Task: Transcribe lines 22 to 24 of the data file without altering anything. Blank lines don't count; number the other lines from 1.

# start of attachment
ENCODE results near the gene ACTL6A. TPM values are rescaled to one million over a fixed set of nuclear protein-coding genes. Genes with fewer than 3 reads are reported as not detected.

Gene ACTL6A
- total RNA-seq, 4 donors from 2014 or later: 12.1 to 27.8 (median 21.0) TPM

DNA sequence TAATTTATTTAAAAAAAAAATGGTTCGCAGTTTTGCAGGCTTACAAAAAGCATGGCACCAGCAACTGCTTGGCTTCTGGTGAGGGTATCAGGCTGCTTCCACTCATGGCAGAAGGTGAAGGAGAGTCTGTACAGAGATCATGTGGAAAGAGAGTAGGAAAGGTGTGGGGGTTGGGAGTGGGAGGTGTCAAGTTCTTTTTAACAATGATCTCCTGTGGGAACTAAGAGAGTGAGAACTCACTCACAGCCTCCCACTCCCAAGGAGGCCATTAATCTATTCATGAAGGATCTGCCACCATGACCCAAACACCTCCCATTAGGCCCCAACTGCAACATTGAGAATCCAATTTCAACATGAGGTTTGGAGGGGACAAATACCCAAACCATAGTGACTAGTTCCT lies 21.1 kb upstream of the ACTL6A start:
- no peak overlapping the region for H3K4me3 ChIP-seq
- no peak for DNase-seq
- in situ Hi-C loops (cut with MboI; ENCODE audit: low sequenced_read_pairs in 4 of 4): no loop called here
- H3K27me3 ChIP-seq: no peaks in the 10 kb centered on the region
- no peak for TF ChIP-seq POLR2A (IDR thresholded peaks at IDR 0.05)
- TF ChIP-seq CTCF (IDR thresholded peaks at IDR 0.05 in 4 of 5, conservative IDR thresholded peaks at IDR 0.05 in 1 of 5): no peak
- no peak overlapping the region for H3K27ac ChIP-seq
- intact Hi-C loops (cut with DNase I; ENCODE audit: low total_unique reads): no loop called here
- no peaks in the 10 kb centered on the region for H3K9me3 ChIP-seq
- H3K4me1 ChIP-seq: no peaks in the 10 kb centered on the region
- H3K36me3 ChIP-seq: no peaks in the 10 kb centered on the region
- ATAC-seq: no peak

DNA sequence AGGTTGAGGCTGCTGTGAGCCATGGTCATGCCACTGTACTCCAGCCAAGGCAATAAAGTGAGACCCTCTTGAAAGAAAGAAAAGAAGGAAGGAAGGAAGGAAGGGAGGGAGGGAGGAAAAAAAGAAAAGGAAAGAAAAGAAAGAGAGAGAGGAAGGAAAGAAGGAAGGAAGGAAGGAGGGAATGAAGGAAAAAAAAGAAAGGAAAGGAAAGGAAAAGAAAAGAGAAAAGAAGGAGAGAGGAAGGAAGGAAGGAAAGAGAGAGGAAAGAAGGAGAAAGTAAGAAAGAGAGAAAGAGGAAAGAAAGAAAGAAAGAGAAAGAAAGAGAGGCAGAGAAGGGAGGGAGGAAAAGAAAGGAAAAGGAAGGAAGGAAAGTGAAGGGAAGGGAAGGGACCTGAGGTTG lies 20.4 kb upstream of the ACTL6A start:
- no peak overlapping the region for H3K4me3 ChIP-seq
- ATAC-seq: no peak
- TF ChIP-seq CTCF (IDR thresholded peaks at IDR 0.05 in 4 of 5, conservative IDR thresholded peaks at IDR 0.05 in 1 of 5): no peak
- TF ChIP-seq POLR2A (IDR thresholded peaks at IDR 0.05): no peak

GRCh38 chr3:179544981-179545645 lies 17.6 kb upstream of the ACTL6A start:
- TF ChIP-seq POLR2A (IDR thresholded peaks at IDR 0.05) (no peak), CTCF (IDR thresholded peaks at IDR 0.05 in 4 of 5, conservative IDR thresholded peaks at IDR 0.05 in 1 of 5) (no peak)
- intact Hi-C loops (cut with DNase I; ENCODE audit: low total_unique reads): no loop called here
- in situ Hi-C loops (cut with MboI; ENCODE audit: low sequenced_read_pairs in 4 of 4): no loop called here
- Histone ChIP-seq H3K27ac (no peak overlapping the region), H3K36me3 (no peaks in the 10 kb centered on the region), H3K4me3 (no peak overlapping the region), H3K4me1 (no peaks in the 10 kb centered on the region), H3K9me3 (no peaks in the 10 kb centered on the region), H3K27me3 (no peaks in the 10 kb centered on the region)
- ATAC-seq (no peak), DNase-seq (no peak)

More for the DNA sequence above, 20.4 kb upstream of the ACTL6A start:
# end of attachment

GRCh38 chr3:179544981-179545645 lies 17.6 kb upstream of the ACTL6A start:
- TF ChIP-seq POLR2A (IDR thresholded peaks at IDR 0.05) (no peak), CTCF (IDR thresholded peaks at IDR 0.05 in 4 of 5, conservative IDR thresholded peaks at IDR 0.05 in 1 of 5) (no peak)
- intact Hi-C loops (cut with DNase I; ENCODE audit: low total_unique reads): no loop called here